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Greater China

Jan 15, 2005 US lashes out at Chinese piracy

SEOUL - US Commerce Secretary Donald Evans touched a few raw nerves in China on Thursday when he accused Chinese auto maker Chery of using stolen design information from GM Daewoo Auto & Technology Co, South Korea's third-largest auto maker.

While avoiding direct accusation of theft by Chery, Evans said the auto maker is using pirated proprietary information to produce its QQ minicar, the Asian Wall Street Journal reported. The comment came amid a dispute between Chery and GM Daewoo - controlled by US auto giant General Motors - over intellectual-property-rights violations. Last month GM Daewoo filed a lawsuit against Chery in China, accusing the Chinese auto maker of illegally copying one of its car models. GM Daewoo alleges "extreme similarities" between Chery QQ and Chevrolet Spark, which is based on its Daewoo Matiz minicar. The South Korean auto maker claims that Chery produced the QQ through copying and unauthorized use of GM Daewoo's trade secrets. Chery denies the allegations.

Evans said mathematical formulas and other design information to build the Chery QQ "were simply stolen from GM Daewoo ... This is an incident that defies any kind of innocent explanation." He said studies by several professional organizations have found that the two models had identical body structures and exterior and interior designs and that many parts were interchangeable, the report said.

The United States has stepped up efforts to curb piracy in China, which has come under frequent criticism by its trading partners for its loose protection of intellectual property rights. The US incurs losses of nearly US$24 billion annually from piracy in China, US assistant commerce secretary William Lash said during his visit to Seoul last month. According to the latest figures available, the number of cases filed with the Korean Intellectual Property Office for violation of intellectual property rights in China nearly doubled to 33 in 2002 from 18 in the previous year. The number could be much higher, considering that many firms fail to report cases of intellectual-property-rights violations, the Korea Trade-Investment Promotion Agency said.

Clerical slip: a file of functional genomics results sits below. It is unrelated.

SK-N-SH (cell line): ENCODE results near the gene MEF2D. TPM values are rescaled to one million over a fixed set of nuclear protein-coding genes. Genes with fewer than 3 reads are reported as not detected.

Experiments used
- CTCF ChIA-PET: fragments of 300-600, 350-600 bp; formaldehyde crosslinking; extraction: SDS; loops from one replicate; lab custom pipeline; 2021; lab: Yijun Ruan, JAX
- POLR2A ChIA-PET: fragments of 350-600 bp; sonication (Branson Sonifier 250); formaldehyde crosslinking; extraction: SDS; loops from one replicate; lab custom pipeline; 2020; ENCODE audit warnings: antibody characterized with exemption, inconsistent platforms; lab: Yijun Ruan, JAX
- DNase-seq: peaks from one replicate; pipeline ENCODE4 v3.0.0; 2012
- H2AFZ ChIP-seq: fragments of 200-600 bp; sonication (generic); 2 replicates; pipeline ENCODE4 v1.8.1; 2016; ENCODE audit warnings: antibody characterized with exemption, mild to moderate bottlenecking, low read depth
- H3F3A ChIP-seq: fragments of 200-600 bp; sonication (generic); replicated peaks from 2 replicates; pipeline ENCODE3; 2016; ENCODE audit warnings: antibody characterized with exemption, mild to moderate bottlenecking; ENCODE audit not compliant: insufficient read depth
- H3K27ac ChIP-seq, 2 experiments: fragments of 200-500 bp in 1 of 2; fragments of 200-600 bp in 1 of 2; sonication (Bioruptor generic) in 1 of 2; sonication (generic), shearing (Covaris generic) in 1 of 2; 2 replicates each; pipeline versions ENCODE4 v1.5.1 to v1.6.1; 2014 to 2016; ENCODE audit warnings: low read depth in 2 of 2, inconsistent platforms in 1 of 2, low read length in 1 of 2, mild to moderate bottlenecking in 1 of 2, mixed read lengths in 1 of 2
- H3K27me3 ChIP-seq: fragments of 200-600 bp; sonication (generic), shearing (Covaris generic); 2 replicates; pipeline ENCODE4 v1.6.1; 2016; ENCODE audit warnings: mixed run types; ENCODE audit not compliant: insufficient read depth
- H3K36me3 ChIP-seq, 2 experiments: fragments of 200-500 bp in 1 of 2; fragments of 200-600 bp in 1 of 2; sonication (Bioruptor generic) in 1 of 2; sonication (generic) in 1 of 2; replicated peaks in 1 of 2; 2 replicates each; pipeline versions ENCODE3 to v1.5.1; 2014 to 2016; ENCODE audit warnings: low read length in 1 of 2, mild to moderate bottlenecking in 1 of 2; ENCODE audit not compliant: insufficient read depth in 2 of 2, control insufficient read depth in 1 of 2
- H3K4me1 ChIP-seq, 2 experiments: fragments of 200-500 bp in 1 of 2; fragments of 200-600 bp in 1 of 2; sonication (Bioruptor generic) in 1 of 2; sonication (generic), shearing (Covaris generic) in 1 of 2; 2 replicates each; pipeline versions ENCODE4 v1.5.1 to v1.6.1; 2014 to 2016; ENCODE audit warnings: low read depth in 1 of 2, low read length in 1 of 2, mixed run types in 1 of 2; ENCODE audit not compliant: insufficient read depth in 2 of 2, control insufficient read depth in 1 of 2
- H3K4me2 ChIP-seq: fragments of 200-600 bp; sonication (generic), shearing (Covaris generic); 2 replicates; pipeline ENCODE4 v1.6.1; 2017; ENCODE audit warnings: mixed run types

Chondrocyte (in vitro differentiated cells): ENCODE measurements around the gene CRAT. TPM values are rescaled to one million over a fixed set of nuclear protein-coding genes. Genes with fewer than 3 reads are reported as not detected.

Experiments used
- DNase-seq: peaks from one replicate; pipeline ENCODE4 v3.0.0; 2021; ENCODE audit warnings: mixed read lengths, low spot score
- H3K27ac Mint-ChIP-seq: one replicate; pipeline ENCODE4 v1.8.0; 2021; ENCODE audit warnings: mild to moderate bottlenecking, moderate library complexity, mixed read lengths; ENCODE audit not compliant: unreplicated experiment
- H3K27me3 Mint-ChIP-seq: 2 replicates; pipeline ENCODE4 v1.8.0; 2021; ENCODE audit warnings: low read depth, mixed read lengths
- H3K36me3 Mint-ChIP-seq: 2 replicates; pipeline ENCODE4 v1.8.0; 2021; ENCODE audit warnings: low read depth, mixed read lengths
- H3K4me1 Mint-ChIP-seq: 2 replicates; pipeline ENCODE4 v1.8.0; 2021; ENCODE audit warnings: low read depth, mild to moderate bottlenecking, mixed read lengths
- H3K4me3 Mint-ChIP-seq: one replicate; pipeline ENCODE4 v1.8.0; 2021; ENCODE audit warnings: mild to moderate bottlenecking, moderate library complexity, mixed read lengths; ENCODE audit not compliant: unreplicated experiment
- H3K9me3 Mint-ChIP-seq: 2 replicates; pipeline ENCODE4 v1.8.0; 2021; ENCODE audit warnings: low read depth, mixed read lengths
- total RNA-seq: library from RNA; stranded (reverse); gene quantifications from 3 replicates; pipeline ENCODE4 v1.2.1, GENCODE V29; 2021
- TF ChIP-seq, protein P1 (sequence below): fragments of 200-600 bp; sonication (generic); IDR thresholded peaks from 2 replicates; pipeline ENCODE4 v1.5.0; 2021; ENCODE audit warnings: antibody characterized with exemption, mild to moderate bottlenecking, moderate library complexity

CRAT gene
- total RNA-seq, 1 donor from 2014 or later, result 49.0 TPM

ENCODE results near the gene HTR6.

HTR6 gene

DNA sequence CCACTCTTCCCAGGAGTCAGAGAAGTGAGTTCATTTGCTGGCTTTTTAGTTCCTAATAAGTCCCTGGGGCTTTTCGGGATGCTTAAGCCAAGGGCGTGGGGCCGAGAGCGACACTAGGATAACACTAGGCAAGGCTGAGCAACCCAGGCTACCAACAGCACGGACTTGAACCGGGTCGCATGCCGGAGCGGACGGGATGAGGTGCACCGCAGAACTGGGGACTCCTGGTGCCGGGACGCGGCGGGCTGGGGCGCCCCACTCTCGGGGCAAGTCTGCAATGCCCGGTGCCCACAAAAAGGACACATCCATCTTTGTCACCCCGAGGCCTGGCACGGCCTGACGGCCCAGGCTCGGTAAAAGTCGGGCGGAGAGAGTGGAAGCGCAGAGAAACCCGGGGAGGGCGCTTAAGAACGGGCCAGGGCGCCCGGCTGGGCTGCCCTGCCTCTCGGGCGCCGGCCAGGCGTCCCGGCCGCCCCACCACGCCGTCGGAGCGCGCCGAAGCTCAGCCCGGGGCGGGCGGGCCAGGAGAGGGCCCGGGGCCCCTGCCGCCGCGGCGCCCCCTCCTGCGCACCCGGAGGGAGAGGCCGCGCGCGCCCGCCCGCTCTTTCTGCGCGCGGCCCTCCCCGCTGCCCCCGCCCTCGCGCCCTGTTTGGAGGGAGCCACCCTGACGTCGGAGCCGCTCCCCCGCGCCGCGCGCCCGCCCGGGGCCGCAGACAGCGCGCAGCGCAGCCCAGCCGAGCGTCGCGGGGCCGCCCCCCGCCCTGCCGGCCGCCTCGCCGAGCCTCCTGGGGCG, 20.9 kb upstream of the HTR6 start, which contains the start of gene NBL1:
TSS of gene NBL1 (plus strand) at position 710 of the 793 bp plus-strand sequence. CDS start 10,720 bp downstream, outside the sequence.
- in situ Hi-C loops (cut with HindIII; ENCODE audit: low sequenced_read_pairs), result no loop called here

Evans, who served as commerce chief during President George W Bush's first term and steps down this month, told Chinese officials and American business people in Beijing that China is not doing enough to stamp out the unlicensed reproduction of trademarks, software, industrial designs, drugs and other patented products. The issue is "straining our trading relationship", Evans said. "It's time for China's leaders to forcefully confront the problem posed by intellectual-property-rights theft."

Evans urged more action from Chinese authorities. Wrapping up his fourth and final visit to Beijing as commerce secretary on Thursday, he said: "The most important thing for China is to stay focused on enforcement. The recent reinterpretation of China's criminal law, lowering thresholds for jail time, is a very constructive step. But the key is results. Let's start putting people in jail."